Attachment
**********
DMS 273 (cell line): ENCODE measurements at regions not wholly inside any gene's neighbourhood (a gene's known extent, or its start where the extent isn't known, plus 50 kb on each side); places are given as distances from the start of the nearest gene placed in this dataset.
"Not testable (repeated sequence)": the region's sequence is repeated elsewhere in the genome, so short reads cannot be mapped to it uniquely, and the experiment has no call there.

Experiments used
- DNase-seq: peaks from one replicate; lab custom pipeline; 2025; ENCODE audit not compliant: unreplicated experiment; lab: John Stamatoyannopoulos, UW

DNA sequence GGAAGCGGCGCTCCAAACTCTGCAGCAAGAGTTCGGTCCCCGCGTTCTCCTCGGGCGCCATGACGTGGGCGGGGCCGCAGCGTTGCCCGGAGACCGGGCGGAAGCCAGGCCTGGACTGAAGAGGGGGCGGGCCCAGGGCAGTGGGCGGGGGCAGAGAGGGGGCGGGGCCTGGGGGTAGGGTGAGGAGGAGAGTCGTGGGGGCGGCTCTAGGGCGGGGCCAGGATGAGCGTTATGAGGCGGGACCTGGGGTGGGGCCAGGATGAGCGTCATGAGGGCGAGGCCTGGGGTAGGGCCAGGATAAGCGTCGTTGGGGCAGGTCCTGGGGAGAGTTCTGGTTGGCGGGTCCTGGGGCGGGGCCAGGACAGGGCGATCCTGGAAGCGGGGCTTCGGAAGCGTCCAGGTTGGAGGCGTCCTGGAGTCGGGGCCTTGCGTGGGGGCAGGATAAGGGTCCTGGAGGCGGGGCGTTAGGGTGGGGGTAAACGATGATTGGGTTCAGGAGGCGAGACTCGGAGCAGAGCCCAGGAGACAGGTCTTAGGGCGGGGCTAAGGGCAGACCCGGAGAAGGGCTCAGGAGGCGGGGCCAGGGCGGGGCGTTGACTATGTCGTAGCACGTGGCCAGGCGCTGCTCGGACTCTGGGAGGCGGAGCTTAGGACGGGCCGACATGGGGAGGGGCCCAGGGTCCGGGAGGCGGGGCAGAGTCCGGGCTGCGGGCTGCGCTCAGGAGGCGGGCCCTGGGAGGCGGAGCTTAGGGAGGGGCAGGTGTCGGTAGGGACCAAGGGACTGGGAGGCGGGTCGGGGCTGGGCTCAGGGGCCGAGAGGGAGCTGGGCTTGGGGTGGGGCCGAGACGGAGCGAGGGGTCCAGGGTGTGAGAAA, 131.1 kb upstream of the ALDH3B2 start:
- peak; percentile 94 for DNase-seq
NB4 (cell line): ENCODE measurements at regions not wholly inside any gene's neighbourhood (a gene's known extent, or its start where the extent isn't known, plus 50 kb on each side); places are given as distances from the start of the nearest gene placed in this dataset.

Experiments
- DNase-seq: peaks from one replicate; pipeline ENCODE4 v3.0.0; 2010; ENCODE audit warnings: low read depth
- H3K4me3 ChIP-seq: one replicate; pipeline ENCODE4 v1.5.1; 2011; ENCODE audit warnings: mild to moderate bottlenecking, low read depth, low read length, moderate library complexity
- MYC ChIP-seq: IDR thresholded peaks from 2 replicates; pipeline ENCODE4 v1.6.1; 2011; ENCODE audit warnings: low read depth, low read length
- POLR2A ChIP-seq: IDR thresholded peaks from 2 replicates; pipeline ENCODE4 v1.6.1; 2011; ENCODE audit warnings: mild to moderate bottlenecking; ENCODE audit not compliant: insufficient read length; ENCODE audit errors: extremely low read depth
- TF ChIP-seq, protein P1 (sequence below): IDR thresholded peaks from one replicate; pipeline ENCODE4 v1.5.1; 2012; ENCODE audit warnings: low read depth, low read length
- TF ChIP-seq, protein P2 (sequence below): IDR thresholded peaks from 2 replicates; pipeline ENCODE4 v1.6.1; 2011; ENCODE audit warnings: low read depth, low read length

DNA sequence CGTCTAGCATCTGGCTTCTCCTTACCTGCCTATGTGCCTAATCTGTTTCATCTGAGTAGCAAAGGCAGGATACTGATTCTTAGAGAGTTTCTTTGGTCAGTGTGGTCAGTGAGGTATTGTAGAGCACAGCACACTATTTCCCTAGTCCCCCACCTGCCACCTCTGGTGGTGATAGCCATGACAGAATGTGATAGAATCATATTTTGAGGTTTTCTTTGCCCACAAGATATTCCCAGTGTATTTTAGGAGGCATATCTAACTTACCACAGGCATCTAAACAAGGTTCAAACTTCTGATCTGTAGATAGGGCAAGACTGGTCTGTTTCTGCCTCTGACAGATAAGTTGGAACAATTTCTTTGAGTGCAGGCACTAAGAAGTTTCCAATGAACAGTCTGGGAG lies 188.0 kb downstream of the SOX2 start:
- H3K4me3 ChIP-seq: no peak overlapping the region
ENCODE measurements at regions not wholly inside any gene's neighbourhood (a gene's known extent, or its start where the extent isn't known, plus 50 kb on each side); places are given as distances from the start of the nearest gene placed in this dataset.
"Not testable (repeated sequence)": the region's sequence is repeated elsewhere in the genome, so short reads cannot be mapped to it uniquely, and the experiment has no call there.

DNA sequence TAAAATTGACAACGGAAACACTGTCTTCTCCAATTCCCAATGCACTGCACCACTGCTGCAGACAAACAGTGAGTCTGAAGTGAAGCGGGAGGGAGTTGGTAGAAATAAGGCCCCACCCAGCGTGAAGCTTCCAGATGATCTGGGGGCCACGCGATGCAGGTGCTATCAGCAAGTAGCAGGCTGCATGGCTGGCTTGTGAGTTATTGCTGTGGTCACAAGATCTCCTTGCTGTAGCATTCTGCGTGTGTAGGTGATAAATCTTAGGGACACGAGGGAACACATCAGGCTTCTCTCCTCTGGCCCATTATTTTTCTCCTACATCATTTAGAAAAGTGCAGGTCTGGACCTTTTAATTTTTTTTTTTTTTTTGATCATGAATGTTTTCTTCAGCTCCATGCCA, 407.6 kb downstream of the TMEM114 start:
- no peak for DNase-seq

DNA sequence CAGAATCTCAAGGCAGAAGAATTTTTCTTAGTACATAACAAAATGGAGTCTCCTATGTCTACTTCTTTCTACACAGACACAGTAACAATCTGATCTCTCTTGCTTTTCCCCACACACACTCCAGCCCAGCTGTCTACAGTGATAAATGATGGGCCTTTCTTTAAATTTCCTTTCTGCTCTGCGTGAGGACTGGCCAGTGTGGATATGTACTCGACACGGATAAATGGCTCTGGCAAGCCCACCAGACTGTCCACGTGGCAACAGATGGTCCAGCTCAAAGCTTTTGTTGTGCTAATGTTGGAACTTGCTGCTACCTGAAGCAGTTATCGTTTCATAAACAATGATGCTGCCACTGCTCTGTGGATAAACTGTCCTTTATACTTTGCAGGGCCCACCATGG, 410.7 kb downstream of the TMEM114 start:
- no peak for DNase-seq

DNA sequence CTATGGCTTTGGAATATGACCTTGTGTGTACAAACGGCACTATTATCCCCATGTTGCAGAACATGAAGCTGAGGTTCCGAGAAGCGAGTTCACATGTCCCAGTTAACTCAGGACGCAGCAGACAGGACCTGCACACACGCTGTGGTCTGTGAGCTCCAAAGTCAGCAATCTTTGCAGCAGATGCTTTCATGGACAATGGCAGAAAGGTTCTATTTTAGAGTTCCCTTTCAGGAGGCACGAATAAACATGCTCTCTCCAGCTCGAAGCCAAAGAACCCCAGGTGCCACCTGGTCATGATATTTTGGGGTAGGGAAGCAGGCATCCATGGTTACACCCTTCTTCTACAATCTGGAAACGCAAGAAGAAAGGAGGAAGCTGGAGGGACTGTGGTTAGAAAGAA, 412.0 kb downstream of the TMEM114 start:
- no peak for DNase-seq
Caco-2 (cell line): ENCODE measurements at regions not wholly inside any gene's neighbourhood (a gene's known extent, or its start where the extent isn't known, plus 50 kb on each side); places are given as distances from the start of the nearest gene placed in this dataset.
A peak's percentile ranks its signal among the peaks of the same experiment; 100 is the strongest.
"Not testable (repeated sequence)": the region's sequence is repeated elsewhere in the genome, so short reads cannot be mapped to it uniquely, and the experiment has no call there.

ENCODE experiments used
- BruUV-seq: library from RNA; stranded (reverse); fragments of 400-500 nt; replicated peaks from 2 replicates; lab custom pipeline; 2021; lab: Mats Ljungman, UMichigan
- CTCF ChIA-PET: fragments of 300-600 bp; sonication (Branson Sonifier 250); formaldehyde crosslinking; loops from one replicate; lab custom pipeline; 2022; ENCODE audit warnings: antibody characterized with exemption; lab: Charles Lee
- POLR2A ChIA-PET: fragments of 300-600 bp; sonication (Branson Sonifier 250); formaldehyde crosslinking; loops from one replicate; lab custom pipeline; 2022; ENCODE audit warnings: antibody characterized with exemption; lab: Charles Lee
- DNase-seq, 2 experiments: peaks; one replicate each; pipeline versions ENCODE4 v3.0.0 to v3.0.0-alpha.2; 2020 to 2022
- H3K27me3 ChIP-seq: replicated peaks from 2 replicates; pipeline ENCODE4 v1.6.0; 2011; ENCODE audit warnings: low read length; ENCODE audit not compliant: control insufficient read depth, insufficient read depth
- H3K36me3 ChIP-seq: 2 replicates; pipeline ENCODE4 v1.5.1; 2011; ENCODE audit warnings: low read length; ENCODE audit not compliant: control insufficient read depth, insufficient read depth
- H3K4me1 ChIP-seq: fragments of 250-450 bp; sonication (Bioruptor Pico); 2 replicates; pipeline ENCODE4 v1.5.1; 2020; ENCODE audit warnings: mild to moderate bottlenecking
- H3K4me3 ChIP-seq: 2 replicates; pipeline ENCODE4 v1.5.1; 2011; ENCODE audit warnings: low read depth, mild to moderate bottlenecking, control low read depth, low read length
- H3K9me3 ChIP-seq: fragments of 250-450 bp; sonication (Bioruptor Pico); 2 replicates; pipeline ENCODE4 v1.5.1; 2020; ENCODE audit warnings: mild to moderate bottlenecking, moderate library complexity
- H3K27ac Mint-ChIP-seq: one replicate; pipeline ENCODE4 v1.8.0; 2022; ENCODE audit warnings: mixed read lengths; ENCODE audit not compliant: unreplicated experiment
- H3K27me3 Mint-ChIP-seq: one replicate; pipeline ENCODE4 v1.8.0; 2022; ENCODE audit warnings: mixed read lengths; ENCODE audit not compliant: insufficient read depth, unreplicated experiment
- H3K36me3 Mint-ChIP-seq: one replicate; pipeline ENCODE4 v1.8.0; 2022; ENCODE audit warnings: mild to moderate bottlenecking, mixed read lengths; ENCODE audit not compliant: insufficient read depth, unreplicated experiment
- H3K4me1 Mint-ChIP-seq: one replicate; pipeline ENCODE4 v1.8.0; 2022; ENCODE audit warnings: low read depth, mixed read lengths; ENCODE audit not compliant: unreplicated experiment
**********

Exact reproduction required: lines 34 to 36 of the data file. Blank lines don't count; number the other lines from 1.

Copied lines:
- H3K36me3 ChIP-seq: 2 replicates; pipeline ENCODE4 v1.5.1; 2011; ENCODE audit warnings: low read length; ENCODE audit not compliant: control insufficient read depth, insufficient read depth
- H3K4me1 ChIP-seq: fragments of 250-450 bp; sonication (Bioruptor Pico); 2 replicates; pipeline ENCODE4 v1.5.1; 2020; ENCODE audit warnings: mild to moderate bottlenecking
- H3K4me3 ChIP-seq: 2 replicates; pipeline ENCODE4 v1.5.1; 2011; ENCODE audit warnings: low read depth, mild to moderate bottlenecking, control low read depth, low read length